Sunday, March 30, 2014


If Toyota doesn't have the largest and most diverse selection of trucks, SUVs and crossovers, we're not sure who does. There are utilitarian mommy-mobiles, rugged and retro off-roaders and enormous cross-country haulers. Then there's the 2013 Toyota Venza, which seems to exist for people who can't make up their minds. Part wagon and part crossover SUV, this five-passenger family car can be considered alongside any number of different vehicles.

Once you're perched in its driver seat, the Venza feels a little wagon-esque. Though it has a raised ride height, you don't get quite a commanding view of the road. It's more like the 2013 Subaru Outback in this way. However, it does feel more carlike, both in terms of visual perception and driving experience.

A pair of growing teens in the reclining rear seat will find plenty of sprawl space, while once joined by a friend, the three of them will discover the rear seat is just wide enough for their shoulders as well. Plus, a composed ride and quiet cabin give the Venza a grown-up feel that compact crossover SUVs such as the Chevrolet Equinox do not offer. In terms of space and cabin ambience, the Venza is more like a 2013 Ford Edge or Nissan Murano. Similar cargo capacities further the comparison.

Of course, being "like" those aforementioned vehicles doesn't make the 2013 Toyota Venza equal to them in every way. The Outback is more rugged, the Edge gives you a more commanding view of the road and the Equinox is cheaper and better for hauling stuff. Is the Venza an intriguing alternative, however? Absolutely.

The LE comes standard with 19-inch wheels, automatic headlights, foglamps, a windshield wiper de-icer, privacy glass, a blind-spot mirror, keyless entry, cruise control, dual-zone automatic climate control, an eight-way power driver seat, a tilt-and-telescoping steering wheel, reclining rear seats, an auto-dimming rearview mirror, a cargo cover, Bluetooth phone and audio connectivity, and a six-speaker sound system with a touchscreen interface, a CD player, an auxiliary audio jack and an iPod/USB audio interface. The V6-powered Venza gets 20-inch wheels.

The LE Convenience package adds a power liftgate and a rearview camera. The LE Preferred package adds these items plus a panoramic sunroof and Toyota's Entune suite of smartphone-based app services.

The XLE trim includes the Convenience package items, plus keyless ignition/entry, heated front seats, driver seat memory functions, a four-way power passenger seat, leather upholstery, Entune, satellite radio and HD radio with iTunes tagging. The XLE Premium package adds the panoramic sunroof, a larger touchscreen interface, a navigation system, real-time traffic (plus other services) and a 13-speaker JBL sound system.

The 2.7-liter inline-4 produces 181 horsepower and 182 pound-feet of torque. In Edmunds performance testing, a four-cylinder, front-drive Venza went from a standstill to 60 mph in 9.3 seconds -- this is an average time for four-cylinder compact crossovers like the Toyota RAV4. EPA-estimated fuel economy is 20 mpg city/26 mpg highway and 23 mpg combined. The all-wheel-drive version gets 22 mpg combined. These estimates are not all that great compared to those same compact crossovers, but the Venza does at least offer the option of four-cylinder power.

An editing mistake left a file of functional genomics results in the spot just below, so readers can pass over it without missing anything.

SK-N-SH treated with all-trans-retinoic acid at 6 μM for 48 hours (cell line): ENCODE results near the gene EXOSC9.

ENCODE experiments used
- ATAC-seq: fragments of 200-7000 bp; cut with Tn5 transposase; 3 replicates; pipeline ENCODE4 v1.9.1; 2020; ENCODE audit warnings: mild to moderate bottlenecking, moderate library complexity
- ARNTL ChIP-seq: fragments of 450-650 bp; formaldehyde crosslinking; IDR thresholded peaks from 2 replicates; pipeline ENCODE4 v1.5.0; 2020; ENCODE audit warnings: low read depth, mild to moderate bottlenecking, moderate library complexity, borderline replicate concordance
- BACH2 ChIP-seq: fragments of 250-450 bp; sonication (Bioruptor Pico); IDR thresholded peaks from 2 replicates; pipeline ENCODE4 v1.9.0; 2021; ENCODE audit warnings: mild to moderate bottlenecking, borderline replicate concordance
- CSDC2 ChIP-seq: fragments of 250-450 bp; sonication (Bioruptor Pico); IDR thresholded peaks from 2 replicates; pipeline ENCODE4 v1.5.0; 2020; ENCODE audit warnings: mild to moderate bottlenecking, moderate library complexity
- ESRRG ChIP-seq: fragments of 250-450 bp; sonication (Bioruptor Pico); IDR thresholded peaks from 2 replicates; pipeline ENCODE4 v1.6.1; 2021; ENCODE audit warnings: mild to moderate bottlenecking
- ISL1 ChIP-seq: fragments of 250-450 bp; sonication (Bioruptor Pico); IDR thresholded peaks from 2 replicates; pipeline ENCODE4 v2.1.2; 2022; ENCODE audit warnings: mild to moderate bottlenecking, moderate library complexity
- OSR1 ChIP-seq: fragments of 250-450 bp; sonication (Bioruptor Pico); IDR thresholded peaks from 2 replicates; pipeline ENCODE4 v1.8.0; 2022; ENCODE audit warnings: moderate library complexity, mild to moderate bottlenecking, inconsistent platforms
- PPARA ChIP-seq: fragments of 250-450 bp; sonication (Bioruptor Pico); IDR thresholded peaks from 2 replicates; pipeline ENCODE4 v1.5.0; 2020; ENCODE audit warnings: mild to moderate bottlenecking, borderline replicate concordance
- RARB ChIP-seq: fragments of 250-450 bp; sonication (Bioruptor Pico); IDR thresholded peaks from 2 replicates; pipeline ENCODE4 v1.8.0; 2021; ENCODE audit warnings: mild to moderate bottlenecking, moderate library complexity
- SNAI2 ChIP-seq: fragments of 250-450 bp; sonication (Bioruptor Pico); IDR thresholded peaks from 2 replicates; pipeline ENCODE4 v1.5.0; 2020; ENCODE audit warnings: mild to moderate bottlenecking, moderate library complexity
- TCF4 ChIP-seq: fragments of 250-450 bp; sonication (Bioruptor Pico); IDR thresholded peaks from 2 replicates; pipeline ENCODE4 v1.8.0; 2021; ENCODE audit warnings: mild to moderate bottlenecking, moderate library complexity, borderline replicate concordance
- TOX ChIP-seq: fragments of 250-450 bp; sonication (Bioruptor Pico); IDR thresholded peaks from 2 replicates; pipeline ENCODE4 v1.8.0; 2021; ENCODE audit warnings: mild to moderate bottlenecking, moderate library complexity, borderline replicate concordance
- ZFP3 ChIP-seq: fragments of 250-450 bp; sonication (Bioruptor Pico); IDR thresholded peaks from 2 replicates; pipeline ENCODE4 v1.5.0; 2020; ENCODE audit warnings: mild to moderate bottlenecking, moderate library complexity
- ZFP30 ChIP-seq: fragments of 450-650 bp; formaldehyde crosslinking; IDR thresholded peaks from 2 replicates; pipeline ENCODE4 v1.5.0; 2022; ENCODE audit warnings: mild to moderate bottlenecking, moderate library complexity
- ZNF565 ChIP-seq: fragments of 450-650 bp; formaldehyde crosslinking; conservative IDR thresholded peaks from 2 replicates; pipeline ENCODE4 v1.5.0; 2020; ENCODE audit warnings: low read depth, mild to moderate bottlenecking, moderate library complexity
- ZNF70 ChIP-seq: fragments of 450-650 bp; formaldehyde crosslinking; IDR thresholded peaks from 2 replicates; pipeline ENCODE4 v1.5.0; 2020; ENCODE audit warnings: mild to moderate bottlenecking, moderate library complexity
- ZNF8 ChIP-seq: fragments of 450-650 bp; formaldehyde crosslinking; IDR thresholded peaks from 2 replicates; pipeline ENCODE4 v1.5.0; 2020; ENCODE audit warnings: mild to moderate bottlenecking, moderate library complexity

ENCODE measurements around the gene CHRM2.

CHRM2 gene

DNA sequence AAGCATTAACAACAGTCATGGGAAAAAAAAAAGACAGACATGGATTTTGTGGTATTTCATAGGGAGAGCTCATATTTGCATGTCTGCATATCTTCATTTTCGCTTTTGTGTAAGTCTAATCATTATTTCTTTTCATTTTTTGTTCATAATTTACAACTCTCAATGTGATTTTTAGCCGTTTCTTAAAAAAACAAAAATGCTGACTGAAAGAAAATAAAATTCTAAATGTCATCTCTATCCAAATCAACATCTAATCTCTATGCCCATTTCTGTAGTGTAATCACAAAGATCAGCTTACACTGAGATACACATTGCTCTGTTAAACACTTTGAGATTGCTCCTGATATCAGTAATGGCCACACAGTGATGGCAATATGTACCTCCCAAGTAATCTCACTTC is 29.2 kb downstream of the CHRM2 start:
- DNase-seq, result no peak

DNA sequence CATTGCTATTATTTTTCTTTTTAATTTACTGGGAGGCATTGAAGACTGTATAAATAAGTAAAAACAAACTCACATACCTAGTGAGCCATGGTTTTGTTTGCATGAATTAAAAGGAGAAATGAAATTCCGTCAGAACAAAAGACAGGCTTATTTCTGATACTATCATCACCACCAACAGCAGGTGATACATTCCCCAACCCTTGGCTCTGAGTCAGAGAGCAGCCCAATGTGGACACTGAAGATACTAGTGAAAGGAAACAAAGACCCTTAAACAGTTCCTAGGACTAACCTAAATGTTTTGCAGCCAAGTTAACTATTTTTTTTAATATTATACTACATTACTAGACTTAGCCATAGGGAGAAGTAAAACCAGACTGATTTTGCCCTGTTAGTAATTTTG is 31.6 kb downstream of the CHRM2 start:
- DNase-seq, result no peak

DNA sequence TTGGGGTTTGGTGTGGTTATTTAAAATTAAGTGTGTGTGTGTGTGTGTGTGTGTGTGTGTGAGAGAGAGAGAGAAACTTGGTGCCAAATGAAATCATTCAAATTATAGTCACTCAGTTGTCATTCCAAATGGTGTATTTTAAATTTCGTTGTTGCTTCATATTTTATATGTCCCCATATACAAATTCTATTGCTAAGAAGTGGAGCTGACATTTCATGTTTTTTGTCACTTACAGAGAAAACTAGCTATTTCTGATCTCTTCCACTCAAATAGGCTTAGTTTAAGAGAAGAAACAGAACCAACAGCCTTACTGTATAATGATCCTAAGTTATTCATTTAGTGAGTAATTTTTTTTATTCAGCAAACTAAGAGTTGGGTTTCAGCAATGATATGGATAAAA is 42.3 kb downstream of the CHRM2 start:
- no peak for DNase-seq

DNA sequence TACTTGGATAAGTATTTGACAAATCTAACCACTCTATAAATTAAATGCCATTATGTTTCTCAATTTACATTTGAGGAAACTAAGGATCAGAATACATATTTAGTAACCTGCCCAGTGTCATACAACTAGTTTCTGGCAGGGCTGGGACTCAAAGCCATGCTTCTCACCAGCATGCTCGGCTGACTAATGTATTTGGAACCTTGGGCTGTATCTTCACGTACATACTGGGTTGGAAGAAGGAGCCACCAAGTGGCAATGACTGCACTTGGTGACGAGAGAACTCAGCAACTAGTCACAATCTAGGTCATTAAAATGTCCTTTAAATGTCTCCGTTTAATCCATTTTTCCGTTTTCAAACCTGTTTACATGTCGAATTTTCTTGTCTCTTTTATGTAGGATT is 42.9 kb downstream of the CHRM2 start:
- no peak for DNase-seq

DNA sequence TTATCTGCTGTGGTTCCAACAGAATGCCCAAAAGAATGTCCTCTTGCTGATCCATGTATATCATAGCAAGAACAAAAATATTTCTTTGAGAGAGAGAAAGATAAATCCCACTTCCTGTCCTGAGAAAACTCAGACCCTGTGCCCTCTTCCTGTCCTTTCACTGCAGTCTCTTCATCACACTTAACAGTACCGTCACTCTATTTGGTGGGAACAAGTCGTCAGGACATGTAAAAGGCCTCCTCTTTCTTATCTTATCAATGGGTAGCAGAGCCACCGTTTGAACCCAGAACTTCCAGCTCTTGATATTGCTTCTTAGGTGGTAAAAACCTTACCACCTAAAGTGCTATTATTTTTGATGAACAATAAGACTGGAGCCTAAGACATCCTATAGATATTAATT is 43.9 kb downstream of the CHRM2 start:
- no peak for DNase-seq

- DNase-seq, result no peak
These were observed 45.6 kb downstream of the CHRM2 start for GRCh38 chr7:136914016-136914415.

The 3.5-liter V6 produces 268 hp and 246 lb-ft of torque. In Edmunds performance testing, an all-wheel-drive Venza V6 accelerated from zero to 60 mph in 6.9 seconds. This is considerably quicker than both compact and midsize SUVs. At the same time, fuel economy is almost identical to that of the four-cylinder, at an EPA-estimated 19 mpg city/26 mpg highway and 22 mpg combined with front-wheel drive and 18/25/21 with all-wheel drive.

The 2013 Venza doesn't quite exhibit the top-notch interior quality of past Toyota models or its midsize SUV competitors, but the overall design is rather fetching and practical, with a sleek center console that features a high-mounted shift lever for the transmission which frees up space between the seats. This allows for a large console bin, generously sized cupholders and smaller bins perfect for smartphones and other personal effects.

While the Venza's audio controls are more complicated than those found in past Toyotas, the new-for-2013 touchscreen interface is one of the best available. We appreciate its ability to mix and match FM/AM/XM radio presets, and the accompanying steering-wheel-mounted controls are well conceived. For those with more high-tech tastes, the Venza also can be equipped with Toyota's new Entune system. By connecting the car to a smartphone via Bluetooth, it allows you to control Pandora radio, buy movie tickets or reserve a restaurant table through the car's touchscreen.

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